Letter to Orson Hyde and John E. Page, 14 May 1840
JS, Letter, , Hancock Co., IL, to [ and , , Hamilton Co., OH], 14 May 1840. Featured version copied [ca. 14 May 1840] in JS Letterbook 2, pp. 146–147; handwriting of ; JS Collection, CHL. For more complete source information, see the source note for JS Letterbook 2.
On 14 May 1840, JS wrote from , Illinois, to and , who were preaching in . The letter responded to one Hyde and Page wrote from , Ohio, two weeks earlier. Hyde and Page had been appointed at a the previous month to serve a mission to the Jews in , Europe, western Asia, and the Holy Land and were proselytizing as they circuitously made their way east.
In their 1 May letter to JS, and asked whether they were authorized to publish new editions and foreign language translations of the Book of Mormon, the Doctrine and Covenants, and a hymnal. They also proposed to write and publish a new volume in that would provide a “history of the coming forth” of the Book of Mormon, summarize its contents, and discuss Mormon theology and the church’s organization. In his response, featured here, JS addressed each of their questions and approved their proposed publication and any other publications they saw fit to write. He also granted them permission to publish translations and new editions of any existing church books except the hymnal, stating that a new hymnal would soon be printed in . JS additionally outlined the leadership responsibilities of and —specifically addressing the question of who was authorized to regulate of the church—and expressed his pleasure in how Hyde and Page were pursuing their mission assignment.
The original letter has not been located. copied the letter into JS Letterbook 2 sometime in 1840, likely around the time of composition.
to you, which you may get translated, and printed into any language you please. Should we not be able to send some to you, and there should be a great call for Hymns where you are may be; then I should have no objections to your publishing the present one. Were you to publish the Book of Mormon, Doctrine & Covenants, or Hymn Book; I desire the copy rights of the same to be secured in my name.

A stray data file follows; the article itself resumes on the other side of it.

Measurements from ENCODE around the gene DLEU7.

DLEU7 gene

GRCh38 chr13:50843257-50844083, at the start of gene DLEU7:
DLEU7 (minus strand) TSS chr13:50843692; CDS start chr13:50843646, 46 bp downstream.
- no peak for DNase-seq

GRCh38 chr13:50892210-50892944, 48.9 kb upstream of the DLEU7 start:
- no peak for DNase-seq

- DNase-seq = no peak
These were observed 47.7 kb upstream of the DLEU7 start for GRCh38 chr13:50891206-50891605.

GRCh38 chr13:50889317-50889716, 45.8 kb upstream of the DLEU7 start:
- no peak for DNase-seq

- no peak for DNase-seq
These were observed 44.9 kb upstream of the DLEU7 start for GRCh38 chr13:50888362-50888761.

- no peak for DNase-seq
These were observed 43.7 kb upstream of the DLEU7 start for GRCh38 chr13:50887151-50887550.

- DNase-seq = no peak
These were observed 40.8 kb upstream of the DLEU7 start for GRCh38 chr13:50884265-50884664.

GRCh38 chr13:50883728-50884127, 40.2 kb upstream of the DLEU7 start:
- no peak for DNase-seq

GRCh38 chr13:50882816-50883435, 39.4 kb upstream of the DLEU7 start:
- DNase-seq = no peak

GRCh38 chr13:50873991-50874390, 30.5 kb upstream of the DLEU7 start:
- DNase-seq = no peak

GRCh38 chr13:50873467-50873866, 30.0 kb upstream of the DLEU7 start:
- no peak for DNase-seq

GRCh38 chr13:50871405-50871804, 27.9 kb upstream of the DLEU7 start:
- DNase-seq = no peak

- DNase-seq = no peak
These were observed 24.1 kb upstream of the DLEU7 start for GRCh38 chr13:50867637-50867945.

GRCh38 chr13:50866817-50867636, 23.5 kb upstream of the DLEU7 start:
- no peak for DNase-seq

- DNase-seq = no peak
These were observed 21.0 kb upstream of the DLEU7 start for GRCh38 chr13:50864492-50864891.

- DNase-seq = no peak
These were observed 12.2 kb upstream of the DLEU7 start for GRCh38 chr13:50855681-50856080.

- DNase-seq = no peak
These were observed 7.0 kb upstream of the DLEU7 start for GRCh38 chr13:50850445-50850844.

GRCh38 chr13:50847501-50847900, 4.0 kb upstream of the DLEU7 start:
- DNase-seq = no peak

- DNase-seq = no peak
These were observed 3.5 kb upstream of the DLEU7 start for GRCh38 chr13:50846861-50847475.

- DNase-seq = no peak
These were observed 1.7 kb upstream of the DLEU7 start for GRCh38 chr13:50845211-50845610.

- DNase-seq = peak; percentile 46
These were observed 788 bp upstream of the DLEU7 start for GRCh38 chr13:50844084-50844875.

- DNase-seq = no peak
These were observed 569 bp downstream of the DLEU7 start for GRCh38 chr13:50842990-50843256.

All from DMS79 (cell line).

With respect to publishing any other work, either original, or those which have been published before, you will be governed by circumstances; if you think necessary to do so I shall have no objections whatever— It will be well to study plainness and simplicity in whatever you may publish “for my soul delighteth in pla[i]nness”.
I feel much pleased with the spirit of your letter, and be assured, Dear Bretheren, of my hearty co-operation, and my prayers for your welfare and sucess.
In answer to your enquiry in a former letter, relative to the duty of the in regulating churches &c; I say that the duties of the seventies is, more particularly to preach the Gospel, & build up churches, rather than regulate them.— that a may take charge of them.
If a high priest should be remiss in his duty, & should lead, or suffer the to be led astray; depart from the of the Lord, then it is the duty of one of the seventies, acting under the special direction of the —being duly commissioned by them with their delegated authority, to go that church and if agreeable to a majority of the members of said church to proceed to regulate and put in order the same— otherwise he can have no authority to act [p. 147]
In their 1 May 1840 letter, Hyde and Page had asked whether they were at liberty to translate or publish original works or works previously published by the church if “the circumstances in which we are placed seem to require.” In 1842 Hyde published a pamphlet titled Ein Ruf aus der Wüste [A cry out of the wilderness], which included components of the publication he and Page had proposed in their earlier letter. (Letter from Orson Hyde and John E. Page, 1 May 1840; “Conference Minutes,” Times and Seasons, 15 Apr. 1842, 3:761–763; Orson Hyde, Ein Ruf aus der Wüste, eine Stimme aus dem Schoose der Erde [Frankfurt: Im Selbstverlage des Verfassers (by the author), 1842].)
Times and Seasons. Commerce/Nauvoo, IL. Nov. 1839–Feb. 1846.